Wings Across the Americas honors the Eastern Golden Eagle Working Group
On March 27, 2013, Wings Across the Americas honored the Eastern Golden Eagle Working Group (pictured here) with its Research and Management Partnership Award.
Sponsored by U.S. Forest Service programs including the National Forest System, State & Private Forestry, Research & Development and International Programs, Wings Across the Americas works with partners to conserve habitats and populations of birds, bats, butterflies, and dragonflies.
Formed in 2010, the Golden Eagle Working Group is an international collaboration of biologists and wildlife managers from more than 20 institutions in the USA and Canada, including the U.S. Forest Service. The Working Group is dedicated to studying the Eastern Golden Eagle and improving its management.
Pictured in Quebec counting eagle nests, the Working Group documents migratory patterns, flight behavior, and new threats such as lead poisoning.
Todd Katzner, a research biologist jointly funded by the U.S. Forest Service and West Virginia University, and Charles Maisonneuve of the Ministère des Ressources naturelles in Quebec, are co-leaders of the Golden Eagle Working group.
In this picture, Katzner is outfitting a golden eagle with a tracking device. This eagle was injured in eastern New York, rehabilitated at Tufts Veterinary Hospital and released with a GPS-GSM telemetry system and tracked for two migratory seasons.
The population of the Golden Eagle in the Eastern United States is sparse. Although there are as many as 35,000 individuals west of the Mississippi River, there are significantly fewer to the east; in fact, as few as 1,000 – 2,500 exist in the region.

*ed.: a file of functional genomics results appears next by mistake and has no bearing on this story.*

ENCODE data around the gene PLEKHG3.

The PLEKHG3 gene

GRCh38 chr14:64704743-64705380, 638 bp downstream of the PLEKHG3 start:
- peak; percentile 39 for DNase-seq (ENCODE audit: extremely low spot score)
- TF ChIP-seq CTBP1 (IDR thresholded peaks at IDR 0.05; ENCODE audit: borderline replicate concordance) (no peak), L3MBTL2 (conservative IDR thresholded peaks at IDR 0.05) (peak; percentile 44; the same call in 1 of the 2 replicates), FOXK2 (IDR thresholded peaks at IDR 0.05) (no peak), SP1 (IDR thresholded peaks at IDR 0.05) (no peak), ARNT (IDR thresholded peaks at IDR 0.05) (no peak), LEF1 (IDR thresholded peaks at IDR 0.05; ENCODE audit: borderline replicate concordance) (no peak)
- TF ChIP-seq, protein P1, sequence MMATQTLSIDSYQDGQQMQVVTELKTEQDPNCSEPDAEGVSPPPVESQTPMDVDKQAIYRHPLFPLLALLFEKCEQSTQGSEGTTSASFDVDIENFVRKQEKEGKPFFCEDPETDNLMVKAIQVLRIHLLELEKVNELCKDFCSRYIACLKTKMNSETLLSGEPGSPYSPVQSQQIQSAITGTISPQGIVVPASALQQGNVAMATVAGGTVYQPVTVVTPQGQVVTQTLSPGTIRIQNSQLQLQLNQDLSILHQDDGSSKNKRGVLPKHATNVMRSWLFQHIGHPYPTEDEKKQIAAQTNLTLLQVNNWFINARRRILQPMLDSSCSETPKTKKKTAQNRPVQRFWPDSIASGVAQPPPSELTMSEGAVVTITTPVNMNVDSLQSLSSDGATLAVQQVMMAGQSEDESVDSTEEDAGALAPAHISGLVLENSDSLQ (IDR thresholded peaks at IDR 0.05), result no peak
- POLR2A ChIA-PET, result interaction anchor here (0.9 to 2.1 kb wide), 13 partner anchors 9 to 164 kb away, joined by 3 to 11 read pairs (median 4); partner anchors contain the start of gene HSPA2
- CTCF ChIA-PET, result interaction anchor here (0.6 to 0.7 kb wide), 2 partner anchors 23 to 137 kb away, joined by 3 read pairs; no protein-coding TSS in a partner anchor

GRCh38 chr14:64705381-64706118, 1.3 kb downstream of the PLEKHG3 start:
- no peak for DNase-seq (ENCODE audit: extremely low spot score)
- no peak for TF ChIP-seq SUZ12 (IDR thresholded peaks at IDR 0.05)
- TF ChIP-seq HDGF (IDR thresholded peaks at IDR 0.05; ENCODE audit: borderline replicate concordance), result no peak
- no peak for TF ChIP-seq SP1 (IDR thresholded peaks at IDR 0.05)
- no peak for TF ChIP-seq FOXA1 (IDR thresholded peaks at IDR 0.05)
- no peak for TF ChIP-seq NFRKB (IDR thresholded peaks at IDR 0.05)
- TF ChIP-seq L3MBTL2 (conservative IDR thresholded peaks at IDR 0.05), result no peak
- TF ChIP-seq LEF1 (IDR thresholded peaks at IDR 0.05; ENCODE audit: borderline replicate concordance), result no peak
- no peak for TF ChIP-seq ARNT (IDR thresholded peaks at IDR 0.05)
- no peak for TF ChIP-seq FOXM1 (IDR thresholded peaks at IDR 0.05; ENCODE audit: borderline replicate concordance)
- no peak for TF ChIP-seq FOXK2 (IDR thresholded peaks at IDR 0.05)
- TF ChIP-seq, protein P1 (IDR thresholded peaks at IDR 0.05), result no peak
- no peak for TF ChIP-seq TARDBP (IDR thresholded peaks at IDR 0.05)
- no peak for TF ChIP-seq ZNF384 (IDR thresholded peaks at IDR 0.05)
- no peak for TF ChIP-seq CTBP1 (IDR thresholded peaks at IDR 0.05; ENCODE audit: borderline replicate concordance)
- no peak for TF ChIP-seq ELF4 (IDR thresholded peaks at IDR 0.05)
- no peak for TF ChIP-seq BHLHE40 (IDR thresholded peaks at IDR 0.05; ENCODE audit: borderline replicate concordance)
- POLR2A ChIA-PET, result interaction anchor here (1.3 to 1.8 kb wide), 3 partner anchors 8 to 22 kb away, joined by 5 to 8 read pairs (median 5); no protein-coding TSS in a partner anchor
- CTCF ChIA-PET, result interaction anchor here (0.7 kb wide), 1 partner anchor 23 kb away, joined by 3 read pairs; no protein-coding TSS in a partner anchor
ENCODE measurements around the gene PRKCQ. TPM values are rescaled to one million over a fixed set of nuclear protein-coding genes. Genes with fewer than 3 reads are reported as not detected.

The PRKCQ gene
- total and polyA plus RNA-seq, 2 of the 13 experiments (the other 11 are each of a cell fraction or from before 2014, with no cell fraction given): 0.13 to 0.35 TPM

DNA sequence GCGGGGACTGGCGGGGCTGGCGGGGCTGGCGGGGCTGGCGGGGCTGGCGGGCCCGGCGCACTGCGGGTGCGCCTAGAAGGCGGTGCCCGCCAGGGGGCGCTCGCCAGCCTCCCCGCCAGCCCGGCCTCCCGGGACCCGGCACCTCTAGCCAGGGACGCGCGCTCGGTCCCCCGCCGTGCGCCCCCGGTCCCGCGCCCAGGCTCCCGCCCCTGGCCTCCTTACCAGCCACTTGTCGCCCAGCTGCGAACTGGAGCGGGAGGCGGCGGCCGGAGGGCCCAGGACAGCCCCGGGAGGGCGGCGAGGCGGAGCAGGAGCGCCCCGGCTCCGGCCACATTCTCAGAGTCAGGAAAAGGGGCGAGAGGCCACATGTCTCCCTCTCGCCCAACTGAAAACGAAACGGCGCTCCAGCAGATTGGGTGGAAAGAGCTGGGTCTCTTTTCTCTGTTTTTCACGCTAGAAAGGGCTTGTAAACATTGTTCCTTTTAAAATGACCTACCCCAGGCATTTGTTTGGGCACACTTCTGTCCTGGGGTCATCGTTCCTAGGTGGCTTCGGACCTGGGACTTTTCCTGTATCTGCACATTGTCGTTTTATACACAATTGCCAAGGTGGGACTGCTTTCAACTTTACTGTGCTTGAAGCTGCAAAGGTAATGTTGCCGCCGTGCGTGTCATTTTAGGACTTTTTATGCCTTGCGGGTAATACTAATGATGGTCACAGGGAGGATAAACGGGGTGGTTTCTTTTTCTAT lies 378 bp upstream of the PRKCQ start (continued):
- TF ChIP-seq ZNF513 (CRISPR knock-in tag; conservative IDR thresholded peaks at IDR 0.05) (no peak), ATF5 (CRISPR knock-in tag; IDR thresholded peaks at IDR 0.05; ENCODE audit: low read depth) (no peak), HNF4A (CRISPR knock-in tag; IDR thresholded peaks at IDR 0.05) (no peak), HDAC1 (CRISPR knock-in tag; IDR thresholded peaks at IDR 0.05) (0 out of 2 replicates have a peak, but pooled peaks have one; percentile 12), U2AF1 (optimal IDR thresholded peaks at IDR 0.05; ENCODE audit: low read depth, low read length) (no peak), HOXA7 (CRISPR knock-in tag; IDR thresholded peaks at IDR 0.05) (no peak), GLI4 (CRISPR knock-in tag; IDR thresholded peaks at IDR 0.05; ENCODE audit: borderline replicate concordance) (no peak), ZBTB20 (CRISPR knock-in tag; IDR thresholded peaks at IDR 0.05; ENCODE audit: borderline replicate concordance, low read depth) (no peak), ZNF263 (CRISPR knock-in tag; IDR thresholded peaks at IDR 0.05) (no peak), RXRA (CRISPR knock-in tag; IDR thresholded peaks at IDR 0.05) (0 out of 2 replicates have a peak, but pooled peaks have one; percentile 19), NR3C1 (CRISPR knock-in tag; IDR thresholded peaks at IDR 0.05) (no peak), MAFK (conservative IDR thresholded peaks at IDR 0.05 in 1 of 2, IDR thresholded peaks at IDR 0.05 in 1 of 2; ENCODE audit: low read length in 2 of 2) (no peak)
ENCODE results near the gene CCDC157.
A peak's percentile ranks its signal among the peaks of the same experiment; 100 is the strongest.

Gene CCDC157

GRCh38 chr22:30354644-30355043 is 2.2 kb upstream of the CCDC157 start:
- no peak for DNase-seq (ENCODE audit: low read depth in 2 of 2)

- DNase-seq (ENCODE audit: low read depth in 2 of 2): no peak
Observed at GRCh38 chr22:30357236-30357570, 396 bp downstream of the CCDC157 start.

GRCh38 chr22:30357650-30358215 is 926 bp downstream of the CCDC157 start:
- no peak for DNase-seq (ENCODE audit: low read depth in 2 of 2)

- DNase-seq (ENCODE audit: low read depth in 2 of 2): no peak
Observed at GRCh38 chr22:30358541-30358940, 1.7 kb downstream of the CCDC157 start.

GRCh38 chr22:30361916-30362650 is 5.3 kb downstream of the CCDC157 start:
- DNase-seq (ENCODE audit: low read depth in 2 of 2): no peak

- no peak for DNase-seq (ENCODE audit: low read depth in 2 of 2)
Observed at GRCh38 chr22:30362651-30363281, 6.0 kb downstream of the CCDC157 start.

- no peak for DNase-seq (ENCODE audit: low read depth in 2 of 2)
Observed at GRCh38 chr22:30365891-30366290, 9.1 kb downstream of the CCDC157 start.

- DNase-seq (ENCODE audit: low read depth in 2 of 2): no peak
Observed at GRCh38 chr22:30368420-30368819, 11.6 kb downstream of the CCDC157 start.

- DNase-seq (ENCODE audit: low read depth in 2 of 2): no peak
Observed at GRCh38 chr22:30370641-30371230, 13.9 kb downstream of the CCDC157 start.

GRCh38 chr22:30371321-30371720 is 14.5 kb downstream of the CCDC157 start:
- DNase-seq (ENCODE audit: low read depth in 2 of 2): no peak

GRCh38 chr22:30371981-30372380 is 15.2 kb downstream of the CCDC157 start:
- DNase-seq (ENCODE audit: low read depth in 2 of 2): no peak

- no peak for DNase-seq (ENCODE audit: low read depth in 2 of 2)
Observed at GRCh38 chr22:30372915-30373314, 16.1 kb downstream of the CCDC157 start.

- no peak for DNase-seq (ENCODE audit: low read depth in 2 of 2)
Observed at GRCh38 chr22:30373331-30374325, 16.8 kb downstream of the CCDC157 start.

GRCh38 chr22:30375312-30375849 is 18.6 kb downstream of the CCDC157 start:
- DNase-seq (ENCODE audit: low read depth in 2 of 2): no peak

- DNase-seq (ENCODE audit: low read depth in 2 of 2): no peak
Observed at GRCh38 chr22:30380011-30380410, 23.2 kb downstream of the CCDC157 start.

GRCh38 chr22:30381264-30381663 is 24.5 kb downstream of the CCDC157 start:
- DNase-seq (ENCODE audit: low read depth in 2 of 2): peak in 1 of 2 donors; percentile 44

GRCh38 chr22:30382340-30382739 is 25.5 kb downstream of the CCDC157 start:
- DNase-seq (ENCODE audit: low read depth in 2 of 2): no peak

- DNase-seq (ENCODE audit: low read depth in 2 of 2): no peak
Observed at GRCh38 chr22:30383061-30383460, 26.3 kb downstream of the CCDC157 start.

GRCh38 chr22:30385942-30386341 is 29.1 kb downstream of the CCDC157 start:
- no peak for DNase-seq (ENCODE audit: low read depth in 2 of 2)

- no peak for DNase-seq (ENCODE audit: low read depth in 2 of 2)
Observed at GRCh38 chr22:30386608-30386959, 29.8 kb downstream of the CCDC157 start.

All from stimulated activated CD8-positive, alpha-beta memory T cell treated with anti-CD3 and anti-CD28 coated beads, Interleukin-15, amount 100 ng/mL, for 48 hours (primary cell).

Charles Maisonneuve of the Ministère des Ressources naturelles in Quebec is holding an eagle that he and his collaborators captured and telemetered in the southernmost breeding grounds of golden eagles in Quebec.
Research is a critical part of the mission of the Eastern Golden Eagle Working Group. Here Dr. Mark Martell of Minnesota Audubon and Scott Mehus of the National Eagle Center put a U.S. Geological Survey band on an eagle they captured in the Upper Midwest. This region is the westernmost redoubt of the eastern golden eagle.
One tool for monitoring Golden Eagles is a lightweight GPS-GSM telemetry backpack. These telemetry systems collect GPS data, sometimes at 30-second intervals, and send these data over the mobile phone (GSM) network.
Here Jeff Cooper of Virginia Department of Game and Inland Fisheries holds an eagle that he has just outfitted with a telemetry device.
The Eastern Golden Eagle Working Group’s projects include a “camera trapping” program in which approximately 200 volunteers and organizations have supported 150 trail camera stations from Maine to Georgia, including some on experimental research forests managed by the Forest Service. Here an eagle is photographed on the Fernow Experimental Forest in Parsons, W.V.
“Our objective is to ensure the long-term sustainability of Eastern Golden Eagle populations and to make the species a flagship for landscape-scale conservation,” Katzner said. “The survival of a charismatic species like the Golden Eagle truly demonstrates that in the eastern United States, healthy populations of wildlife are not mutually exclusive with large human populations.”